Sanders, an independent from Vermont who was Biden's most serious Democratic challenger during the primary season, has reached out to contacts within Biden’s transition team with a specific interest in the labor secretary position, two sources told Politico.
“I can confirm he's trying to figure out how to land that role or something like it. He, personally, does have an interest in it,” one source close to Sanders told the outlet.
Sanders told Politico at the moment he’s solely “focused on seeing that Biden is elected president.”
A potential Biden cabinet could be diverse: former Ohio Gov. John Kasich, R-Ohio, and former Sen. Jeff Flake, R-Ariz., are reportedly being considered for positions. Both conservatives have endorsed the former vice president.
Biden has long touted his ability to work across the aisle. While in the Senate, he was a close ally of both the late Sen. John McCain, R-Ariz., and Sen. Lindsey Graham, R-S.C.
Biden’s transition team told Politico it wouldn’t be making any decisions before the election.
Sanders dropped out of the presidential race last April -- then endorsed the former vice president more readily than he backed former Democratic nominee Hillary Clinton when he lost to her four years ago.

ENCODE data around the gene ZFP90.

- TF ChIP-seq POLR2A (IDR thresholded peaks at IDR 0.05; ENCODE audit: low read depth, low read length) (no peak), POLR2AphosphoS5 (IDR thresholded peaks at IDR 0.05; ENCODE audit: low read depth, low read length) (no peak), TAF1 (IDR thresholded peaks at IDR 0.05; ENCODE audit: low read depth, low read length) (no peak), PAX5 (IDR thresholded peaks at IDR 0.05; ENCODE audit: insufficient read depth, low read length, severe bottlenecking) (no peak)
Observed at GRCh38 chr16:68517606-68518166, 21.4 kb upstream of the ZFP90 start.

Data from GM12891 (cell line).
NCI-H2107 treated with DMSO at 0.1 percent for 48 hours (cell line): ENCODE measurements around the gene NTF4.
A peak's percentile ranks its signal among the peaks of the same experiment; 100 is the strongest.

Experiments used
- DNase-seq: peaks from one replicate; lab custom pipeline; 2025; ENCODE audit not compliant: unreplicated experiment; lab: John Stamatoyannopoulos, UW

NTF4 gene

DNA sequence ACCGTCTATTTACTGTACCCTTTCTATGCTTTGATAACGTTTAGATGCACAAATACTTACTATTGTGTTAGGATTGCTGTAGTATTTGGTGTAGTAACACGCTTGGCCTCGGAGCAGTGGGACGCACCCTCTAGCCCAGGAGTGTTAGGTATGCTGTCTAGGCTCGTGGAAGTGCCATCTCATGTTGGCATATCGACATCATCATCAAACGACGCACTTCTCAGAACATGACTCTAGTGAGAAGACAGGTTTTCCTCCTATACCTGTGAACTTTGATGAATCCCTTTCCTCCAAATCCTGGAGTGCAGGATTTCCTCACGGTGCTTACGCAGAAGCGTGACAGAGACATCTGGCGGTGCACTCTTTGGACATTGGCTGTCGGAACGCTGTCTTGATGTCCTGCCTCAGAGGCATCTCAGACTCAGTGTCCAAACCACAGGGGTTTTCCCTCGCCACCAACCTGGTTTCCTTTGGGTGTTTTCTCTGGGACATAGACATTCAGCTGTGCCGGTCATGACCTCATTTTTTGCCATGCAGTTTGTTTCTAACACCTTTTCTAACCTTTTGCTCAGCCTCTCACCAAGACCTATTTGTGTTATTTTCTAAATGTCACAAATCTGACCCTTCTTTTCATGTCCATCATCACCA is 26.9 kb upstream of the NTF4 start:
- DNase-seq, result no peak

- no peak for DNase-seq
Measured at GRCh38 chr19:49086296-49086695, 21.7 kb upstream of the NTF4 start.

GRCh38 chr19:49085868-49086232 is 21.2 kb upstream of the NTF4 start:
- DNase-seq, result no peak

Sanders has done multiple virtual events for Biden since.
Sanders has also worked with Biden’s team to help shape policy decisions.
“It would be great to have a unity government that takes into account that progressives are a pretty healthy portion of the electorate,” Sanders' former campaign manager Faiz Shakir said. “Heeding that would be good, but if Joe Biden wins, he rightly has a mandate to move in whatever direction he chooses.”
If Sanders were to get the position, however, it could affect the balance in the Senate because Vermont’s Republican Gov. Phil Scott would be allowed to appoint someone to fill Sanders’ seat until a special election could be held, leaving Democrats potentially down another seat in the crucial governing body.
Another source close to Sanders told Politico there’s “zero chance” he would get the position because he’s a “Lone Ranger” in how he works with people.
Politico reported other names that have been floated for the position include Bill Spriggs, the AFL-CIO's chief economist; Sharon Block who formerly worked in the Obama administration; Rep. Andy Levin, D-Mich.; or even a union official.